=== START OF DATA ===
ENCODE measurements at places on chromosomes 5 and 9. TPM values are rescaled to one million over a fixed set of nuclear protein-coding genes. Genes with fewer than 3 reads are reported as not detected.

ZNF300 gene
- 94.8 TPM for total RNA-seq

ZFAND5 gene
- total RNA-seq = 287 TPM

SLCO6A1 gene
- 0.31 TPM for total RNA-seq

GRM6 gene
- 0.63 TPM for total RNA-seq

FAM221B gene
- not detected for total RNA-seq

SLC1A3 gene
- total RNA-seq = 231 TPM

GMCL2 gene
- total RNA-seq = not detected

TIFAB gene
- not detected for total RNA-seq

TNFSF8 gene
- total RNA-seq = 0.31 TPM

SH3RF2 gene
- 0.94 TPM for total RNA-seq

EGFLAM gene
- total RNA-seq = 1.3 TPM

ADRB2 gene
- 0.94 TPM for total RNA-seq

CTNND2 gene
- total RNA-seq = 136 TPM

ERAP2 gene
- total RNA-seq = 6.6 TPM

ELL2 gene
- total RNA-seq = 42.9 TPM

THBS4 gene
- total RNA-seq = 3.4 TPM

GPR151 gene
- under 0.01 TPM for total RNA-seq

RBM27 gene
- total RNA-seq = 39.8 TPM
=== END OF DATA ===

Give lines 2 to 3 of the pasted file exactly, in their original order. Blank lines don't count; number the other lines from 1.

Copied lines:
ZNF300 gene
- 94.8 TPM for total RNA-seq